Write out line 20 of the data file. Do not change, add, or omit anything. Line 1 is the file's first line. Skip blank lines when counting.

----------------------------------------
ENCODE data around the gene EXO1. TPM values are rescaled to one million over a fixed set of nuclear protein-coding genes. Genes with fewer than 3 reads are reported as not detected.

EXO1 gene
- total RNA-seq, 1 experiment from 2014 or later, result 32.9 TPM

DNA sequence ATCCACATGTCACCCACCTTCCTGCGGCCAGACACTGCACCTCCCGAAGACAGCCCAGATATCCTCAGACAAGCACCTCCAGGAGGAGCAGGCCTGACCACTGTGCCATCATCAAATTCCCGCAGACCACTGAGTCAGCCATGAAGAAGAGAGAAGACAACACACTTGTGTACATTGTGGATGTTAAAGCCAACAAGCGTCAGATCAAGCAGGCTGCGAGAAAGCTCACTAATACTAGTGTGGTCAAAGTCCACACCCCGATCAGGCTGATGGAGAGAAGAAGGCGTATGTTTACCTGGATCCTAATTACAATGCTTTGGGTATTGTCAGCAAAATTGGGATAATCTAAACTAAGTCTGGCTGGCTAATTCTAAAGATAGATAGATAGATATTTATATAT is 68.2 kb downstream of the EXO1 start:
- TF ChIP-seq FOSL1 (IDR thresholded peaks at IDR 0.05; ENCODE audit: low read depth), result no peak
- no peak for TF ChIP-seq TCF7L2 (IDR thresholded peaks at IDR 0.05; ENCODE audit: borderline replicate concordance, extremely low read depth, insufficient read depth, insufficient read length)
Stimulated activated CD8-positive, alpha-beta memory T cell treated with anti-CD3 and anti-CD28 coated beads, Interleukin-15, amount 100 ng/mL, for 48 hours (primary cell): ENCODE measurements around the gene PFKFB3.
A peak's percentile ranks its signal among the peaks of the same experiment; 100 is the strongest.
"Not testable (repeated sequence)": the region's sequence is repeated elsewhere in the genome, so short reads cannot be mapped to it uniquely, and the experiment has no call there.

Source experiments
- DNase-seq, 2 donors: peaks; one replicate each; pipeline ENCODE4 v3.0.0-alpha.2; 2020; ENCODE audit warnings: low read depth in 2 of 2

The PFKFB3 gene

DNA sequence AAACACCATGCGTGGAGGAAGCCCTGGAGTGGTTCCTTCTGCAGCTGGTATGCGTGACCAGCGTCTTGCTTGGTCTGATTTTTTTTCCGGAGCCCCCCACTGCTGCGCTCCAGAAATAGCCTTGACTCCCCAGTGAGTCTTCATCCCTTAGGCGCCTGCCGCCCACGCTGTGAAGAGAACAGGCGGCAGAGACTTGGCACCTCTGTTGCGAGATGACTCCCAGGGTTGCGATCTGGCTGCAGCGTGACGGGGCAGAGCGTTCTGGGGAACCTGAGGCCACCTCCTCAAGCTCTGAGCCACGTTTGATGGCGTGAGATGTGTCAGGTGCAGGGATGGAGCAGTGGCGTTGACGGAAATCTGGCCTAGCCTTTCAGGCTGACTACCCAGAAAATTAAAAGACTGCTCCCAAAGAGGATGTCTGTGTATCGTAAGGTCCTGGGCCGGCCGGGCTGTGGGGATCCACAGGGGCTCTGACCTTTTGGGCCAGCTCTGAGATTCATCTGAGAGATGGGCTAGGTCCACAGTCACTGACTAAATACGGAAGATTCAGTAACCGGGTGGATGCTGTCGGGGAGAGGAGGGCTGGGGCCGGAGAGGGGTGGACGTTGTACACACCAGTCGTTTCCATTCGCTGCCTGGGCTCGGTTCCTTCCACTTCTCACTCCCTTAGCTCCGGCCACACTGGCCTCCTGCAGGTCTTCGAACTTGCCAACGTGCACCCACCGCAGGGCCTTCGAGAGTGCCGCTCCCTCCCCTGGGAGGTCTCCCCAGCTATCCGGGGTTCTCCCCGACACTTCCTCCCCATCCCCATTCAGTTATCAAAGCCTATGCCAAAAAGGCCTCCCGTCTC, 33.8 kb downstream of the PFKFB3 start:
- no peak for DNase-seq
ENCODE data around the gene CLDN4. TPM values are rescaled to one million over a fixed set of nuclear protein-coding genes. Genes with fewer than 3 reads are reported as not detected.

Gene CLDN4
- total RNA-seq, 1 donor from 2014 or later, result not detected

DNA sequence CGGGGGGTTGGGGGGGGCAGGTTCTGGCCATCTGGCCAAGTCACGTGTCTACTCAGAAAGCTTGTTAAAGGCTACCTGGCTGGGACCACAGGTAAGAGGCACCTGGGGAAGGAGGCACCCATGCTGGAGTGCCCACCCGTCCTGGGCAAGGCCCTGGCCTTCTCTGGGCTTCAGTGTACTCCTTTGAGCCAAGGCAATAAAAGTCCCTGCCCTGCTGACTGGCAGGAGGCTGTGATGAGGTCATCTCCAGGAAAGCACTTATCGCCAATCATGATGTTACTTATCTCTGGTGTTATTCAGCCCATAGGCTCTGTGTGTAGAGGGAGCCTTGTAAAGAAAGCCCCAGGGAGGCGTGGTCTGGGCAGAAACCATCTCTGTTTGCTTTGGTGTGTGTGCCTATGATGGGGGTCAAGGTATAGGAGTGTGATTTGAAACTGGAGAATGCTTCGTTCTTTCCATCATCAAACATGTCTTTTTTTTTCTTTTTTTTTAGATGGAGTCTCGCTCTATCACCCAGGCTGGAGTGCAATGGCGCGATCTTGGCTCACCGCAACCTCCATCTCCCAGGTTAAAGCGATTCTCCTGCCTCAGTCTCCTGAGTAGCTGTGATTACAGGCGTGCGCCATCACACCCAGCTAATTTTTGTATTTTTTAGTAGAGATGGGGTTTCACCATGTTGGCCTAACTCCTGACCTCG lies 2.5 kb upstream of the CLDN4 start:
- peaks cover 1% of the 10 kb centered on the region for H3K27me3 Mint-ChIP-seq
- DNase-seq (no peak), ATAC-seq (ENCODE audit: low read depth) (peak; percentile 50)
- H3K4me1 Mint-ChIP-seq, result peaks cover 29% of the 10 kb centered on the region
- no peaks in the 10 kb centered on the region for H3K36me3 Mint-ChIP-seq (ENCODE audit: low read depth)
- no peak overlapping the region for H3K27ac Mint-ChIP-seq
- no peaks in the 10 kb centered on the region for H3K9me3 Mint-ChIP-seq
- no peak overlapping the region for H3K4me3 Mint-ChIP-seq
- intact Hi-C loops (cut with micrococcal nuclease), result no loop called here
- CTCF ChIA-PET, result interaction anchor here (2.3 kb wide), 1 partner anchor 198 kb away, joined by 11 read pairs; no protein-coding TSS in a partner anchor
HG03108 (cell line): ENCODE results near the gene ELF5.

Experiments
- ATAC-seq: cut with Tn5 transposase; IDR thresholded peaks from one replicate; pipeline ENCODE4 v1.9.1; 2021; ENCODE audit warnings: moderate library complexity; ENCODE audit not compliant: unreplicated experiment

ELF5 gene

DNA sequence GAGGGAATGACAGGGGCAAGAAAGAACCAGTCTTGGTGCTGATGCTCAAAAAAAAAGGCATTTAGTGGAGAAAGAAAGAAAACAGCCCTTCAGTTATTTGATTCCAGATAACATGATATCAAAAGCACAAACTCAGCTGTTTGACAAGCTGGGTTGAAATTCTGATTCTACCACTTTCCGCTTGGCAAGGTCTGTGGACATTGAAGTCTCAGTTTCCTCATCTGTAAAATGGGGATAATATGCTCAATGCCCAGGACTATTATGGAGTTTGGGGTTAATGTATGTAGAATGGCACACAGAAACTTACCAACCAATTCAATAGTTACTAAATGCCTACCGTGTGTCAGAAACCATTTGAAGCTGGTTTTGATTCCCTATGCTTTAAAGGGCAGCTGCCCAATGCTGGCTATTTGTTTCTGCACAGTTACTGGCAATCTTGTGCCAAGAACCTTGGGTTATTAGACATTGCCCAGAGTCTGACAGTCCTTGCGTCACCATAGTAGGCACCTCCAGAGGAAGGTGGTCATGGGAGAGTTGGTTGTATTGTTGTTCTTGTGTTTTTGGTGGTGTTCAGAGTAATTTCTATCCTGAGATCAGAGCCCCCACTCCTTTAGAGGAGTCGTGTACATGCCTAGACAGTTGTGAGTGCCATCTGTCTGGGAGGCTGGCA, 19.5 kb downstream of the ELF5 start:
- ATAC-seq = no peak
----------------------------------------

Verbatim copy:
- DNase-seq (no peak), ATAC-seq (ENCODE audit: low read depth) (peak; percentile 50)